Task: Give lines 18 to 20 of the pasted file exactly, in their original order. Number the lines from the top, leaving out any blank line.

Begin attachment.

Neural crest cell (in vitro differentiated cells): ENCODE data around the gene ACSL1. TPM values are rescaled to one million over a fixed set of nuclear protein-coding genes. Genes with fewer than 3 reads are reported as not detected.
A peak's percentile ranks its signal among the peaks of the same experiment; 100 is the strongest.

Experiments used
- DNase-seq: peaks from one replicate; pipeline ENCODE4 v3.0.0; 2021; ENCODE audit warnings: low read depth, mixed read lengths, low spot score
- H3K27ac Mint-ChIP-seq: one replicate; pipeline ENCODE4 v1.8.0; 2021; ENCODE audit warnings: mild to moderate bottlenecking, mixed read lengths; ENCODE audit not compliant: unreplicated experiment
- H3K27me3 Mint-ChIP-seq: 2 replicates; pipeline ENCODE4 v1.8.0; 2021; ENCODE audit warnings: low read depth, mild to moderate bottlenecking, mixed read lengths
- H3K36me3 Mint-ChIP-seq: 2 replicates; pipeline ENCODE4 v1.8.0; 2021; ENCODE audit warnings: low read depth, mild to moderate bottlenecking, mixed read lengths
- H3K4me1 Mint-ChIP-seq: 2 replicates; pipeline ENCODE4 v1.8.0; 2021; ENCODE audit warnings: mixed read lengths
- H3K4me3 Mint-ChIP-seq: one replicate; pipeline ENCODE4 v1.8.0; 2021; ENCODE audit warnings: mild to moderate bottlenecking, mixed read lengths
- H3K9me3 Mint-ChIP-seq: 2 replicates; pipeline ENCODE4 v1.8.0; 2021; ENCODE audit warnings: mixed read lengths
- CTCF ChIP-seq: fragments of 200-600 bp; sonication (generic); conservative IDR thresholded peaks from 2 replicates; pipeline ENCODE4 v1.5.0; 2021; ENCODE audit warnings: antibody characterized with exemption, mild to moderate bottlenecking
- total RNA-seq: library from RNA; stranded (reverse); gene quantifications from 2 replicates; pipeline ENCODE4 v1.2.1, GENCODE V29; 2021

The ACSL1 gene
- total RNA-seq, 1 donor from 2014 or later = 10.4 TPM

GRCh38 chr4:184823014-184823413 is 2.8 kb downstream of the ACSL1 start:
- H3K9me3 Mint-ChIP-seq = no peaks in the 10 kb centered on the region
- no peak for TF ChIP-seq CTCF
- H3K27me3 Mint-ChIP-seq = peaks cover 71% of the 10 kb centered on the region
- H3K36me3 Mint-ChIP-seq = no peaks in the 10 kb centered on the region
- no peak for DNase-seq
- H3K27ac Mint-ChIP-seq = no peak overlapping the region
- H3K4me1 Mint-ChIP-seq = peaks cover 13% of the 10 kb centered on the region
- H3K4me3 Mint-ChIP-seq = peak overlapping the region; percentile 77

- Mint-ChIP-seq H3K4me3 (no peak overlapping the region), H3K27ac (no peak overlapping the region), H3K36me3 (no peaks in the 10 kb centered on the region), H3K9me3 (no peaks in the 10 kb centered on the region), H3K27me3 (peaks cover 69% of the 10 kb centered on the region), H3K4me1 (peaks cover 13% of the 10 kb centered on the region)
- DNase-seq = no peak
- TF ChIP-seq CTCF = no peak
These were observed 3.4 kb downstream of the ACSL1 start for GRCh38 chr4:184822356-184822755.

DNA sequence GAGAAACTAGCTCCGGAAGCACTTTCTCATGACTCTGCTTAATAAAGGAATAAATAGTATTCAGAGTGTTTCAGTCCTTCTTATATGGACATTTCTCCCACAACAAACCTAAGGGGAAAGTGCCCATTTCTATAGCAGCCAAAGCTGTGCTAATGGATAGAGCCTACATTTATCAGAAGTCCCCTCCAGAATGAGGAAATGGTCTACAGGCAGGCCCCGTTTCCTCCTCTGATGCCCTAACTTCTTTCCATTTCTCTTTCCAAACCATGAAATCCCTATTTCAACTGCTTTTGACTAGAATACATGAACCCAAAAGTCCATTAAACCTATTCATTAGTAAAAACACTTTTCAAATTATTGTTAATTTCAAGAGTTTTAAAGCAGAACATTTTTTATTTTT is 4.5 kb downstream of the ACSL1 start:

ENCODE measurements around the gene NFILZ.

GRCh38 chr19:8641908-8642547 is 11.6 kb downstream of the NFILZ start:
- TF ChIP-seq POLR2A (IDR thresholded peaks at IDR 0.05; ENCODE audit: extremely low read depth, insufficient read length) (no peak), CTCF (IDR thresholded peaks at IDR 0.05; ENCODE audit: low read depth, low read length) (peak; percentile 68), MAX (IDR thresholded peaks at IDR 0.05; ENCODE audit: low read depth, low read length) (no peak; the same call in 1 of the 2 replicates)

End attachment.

- H3K27me3 Mint-ChIP-seq = peaks cover 71% of the 10 kb centered on the region
- H3K36me3 Mint-ChIP-seq = no peaks in the 10 kb centered on the region
- no peak for DNase-seq